African Liberation Day, also known as Africa Day, is a celebration of African sovereignty, independence, and African identity held annually on May 25. African states established the Organisation of African Unity and sought cooperation and coexistence with neighbouring nations that had recently expelled their colonisers as well. This day is revered by nations across the continent because it represents their past, present, and future as nations. African Liberation Day pertains to Africans of all religions and socioeconomic backgrounds, as they are one nation.
The background of African Liberation Day
In 1958, African Liberation Day was first observed in Accra, Ghana’s capital. In its first year, only eight sovereign African nations were eligible to participate. This resulted in the formation of the Congress of Independent African States, a coalition of neighbouring and allying independent African states. Western powers quickly “decolonized” Africa, with some departing the continent forcibly and others leaving voluntarily.
The purpose of the celebration and the day itself was to draw attention to the harm colonialism had caused to Africa and African unity in general. It was an effort to restore the continent’s identity and unity.
Remember that there were no borders or maps of African territories prior to the arrival of colonisers, who arbitrarily divided the land. Therefore, African Liberation Day demolishes all barriers between Africans and proclaims, “Your home is now free and it is yours.”
Since 1958, more African nations have joined the celebrations each year. They currently number 54 in total. African Liberation Day was and remains a significant political movement for Africans who, despite decades of independence, continue to bear the heavy burden of colonialism.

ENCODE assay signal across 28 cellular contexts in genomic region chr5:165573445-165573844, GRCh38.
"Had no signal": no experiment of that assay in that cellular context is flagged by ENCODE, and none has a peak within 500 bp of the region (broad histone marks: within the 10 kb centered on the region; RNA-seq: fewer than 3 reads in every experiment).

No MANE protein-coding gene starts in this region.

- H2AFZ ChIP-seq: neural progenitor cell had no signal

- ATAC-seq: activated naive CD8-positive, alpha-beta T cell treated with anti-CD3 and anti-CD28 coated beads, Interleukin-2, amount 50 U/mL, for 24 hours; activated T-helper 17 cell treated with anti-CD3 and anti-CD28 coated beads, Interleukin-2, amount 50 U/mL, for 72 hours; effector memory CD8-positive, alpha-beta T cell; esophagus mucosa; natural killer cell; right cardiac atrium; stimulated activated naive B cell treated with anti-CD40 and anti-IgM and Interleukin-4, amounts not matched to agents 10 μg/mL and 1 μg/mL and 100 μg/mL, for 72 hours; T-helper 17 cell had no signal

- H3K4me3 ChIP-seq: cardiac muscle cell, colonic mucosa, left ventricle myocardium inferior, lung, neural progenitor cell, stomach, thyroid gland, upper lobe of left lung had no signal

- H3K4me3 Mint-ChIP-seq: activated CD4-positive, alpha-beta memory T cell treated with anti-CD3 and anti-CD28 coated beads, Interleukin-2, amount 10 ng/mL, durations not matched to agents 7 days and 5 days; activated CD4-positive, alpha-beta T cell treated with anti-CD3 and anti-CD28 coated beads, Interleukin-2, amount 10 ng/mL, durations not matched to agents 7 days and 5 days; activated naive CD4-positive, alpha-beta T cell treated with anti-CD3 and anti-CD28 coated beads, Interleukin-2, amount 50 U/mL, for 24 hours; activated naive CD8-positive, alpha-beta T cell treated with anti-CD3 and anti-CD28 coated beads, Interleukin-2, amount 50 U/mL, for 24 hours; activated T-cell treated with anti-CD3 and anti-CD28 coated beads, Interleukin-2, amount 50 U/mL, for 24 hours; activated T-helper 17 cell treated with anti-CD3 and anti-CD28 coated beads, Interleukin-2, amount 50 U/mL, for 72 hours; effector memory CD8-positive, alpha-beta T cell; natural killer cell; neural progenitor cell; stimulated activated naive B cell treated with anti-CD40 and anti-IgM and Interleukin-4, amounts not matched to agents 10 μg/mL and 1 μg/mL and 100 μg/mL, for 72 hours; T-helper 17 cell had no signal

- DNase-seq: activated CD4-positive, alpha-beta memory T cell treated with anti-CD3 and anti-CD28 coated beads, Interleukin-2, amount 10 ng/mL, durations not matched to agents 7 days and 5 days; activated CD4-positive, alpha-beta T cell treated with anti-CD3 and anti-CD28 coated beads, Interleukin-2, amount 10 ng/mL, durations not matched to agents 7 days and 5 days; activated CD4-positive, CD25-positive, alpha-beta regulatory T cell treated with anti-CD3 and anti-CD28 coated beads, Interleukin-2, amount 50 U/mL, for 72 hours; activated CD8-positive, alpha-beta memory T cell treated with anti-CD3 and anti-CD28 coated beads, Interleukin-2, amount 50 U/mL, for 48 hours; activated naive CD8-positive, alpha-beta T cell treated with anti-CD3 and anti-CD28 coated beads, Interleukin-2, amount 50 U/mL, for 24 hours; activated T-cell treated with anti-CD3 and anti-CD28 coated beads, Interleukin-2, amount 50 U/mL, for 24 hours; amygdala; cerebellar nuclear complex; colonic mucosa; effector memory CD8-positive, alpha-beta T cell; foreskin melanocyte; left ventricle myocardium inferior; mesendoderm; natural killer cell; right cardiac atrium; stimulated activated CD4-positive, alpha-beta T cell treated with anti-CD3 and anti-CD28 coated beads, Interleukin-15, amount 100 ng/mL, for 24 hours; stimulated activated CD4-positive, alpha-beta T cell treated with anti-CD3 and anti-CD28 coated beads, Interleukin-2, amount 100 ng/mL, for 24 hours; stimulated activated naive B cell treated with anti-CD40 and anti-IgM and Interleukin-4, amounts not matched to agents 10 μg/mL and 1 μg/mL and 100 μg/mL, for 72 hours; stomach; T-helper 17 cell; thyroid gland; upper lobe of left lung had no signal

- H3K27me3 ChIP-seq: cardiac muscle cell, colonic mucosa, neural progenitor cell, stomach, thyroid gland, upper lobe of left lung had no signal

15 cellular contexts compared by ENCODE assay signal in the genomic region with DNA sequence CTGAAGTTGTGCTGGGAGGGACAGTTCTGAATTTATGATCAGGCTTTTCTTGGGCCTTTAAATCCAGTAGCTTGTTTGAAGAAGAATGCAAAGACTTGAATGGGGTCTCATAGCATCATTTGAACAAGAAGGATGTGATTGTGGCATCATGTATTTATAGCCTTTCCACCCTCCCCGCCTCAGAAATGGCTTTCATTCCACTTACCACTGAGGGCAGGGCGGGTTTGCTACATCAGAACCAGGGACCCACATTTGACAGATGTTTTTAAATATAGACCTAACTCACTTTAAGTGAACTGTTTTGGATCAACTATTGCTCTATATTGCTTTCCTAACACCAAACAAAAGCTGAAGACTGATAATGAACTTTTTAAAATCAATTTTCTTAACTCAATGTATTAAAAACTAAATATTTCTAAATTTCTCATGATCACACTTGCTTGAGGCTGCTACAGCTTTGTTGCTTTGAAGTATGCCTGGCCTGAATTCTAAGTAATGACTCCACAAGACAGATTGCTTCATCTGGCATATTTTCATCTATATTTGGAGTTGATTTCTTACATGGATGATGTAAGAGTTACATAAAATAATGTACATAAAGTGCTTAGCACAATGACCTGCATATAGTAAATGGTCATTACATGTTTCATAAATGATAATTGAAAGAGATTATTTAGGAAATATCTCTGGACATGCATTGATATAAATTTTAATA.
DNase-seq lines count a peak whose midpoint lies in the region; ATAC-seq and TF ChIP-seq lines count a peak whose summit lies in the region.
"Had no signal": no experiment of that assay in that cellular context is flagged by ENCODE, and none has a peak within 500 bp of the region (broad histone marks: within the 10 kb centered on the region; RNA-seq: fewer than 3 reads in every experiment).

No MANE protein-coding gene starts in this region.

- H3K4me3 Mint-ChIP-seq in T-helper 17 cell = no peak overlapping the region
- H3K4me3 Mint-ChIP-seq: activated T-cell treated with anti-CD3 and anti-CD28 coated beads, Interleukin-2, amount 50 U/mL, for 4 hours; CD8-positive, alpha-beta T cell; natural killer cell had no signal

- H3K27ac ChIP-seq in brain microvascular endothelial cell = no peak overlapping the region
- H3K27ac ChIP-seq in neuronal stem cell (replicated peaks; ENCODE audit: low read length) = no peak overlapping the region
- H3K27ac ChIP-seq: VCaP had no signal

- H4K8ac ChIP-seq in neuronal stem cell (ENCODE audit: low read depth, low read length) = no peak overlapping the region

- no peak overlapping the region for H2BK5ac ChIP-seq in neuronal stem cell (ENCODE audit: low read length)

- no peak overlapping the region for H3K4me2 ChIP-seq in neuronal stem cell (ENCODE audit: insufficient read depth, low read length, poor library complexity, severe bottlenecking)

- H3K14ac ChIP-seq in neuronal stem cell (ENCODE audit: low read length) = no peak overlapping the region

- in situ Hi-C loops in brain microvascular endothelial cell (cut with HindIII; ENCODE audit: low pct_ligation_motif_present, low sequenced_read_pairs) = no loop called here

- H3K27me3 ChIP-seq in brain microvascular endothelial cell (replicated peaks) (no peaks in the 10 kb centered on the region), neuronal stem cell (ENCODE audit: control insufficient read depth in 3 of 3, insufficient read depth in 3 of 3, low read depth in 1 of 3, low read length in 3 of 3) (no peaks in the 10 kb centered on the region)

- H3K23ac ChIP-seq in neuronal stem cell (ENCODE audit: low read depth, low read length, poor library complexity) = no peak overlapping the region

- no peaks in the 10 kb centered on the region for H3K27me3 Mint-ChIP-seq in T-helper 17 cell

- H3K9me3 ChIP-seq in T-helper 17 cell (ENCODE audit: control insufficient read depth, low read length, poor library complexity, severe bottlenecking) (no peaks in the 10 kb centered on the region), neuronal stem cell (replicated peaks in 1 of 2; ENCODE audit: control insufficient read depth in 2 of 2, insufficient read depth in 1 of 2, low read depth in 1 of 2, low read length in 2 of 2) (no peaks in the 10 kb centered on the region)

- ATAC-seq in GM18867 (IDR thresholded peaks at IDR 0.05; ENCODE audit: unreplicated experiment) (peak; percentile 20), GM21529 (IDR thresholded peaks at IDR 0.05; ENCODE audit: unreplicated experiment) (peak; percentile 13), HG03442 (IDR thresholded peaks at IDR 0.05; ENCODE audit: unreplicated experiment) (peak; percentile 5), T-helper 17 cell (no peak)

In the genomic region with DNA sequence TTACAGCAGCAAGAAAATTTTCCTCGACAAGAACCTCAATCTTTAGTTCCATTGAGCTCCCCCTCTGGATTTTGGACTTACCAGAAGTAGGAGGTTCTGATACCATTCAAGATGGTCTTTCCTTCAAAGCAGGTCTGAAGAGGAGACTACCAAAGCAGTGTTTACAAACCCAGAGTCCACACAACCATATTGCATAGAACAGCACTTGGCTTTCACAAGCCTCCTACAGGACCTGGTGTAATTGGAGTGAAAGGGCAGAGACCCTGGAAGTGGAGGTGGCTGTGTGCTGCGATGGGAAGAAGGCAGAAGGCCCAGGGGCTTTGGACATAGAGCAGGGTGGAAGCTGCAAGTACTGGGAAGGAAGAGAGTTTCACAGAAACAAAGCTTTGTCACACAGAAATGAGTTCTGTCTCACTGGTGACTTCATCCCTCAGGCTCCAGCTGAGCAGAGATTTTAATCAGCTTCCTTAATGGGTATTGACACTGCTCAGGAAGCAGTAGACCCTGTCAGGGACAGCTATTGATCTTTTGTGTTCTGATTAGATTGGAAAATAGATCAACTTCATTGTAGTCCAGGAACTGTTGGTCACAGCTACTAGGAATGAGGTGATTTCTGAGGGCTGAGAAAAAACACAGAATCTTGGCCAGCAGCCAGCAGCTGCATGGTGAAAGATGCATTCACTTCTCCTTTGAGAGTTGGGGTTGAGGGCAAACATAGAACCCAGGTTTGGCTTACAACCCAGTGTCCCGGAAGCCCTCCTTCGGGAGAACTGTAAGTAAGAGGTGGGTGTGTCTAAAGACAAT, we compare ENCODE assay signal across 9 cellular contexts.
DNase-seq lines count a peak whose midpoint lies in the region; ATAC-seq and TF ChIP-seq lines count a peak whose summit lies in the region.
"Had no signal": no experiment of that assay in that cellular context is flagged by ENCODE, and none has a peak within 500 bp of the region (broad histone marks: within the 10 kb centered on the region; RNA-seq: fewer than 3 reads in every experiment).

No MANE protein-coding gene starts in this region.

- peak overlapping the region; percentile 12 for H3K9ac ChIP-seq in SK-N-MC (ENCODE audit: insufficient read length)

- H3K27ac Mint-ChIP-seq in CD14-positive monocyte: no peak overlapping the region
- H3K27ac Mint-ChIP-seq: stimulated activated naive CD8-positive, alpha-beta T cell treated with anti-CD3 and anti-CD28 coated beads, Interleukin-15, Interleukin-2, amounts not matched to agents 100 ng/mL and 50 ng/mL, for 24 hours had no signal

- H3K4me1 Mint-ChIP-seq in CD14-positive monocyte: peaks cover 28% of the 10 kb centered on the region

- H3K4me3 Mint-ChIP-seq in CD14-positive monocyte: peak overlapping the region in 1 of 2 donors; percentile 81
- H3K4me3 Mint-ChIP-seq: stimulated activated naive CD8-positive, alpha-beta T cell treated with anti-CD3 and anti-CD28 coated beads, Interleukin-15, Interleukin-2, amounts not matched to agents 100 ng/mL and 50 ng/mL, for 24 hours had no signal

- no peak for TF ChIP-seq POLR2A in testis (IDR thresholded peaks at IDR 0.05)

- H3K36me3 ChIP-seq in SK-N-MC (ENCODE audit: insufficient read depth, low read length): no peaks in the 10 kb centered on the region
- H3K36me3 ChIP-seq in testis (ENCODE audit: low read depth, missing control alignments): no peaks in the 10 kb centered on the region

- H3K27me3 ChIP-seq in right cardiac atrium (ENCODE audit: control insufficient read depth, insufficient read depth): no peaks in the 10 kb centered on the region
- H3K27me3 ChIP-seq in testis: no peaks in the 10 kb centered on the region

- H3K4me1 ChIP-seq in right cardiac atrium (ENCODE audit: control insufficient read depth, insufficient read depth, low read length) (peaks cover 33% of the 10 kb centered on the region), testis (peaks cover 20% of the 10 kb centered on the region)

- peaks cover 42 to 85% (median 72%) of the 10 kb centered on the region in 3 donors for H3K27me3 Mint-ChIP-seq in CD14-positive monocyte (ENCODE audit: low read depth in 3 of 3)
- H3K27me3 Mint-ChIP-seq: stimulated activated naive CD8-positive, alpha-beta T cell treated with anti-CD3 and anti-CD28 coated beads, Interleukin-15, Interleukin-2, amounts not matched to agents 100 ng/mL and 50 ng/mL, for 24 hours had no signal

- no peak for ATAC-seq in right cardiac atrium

Over time, the Congress of Independent African States transformed into the Organisation of African Unity, and then, in 2002, it underwent a further transformation into the African Union. Peaceful political intervention through collaboration has always been at the core of Africa’s foreign policy, despite the continent’s history of numerous significant conflicts.
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5 INTERESTING FACTS ABOUT AFRICA
Africa is the world’s second-largest continent, despite the fact that most maps have difficulty depicting its size.
Contrary to what you may read in economic reports, Africa is home to some of the world’s largest natural resource deposits.
Colonial powers squandered no time in acquiring what they desired from Africa, exporting vast quantities of raw materials such as rubber, timber, diamonds, gold, and ivory.
To destabilise the German position in Africa, South Africa effectively colonised Namibia during World War II before relinquishing control of the country in the early 1990s.
Liberia, the second black republic in history, was founded in 1822 with the aid of the United States government and designated for former slaves who desired to return to Africa.
AFRICAN LIBERATION DAY DATES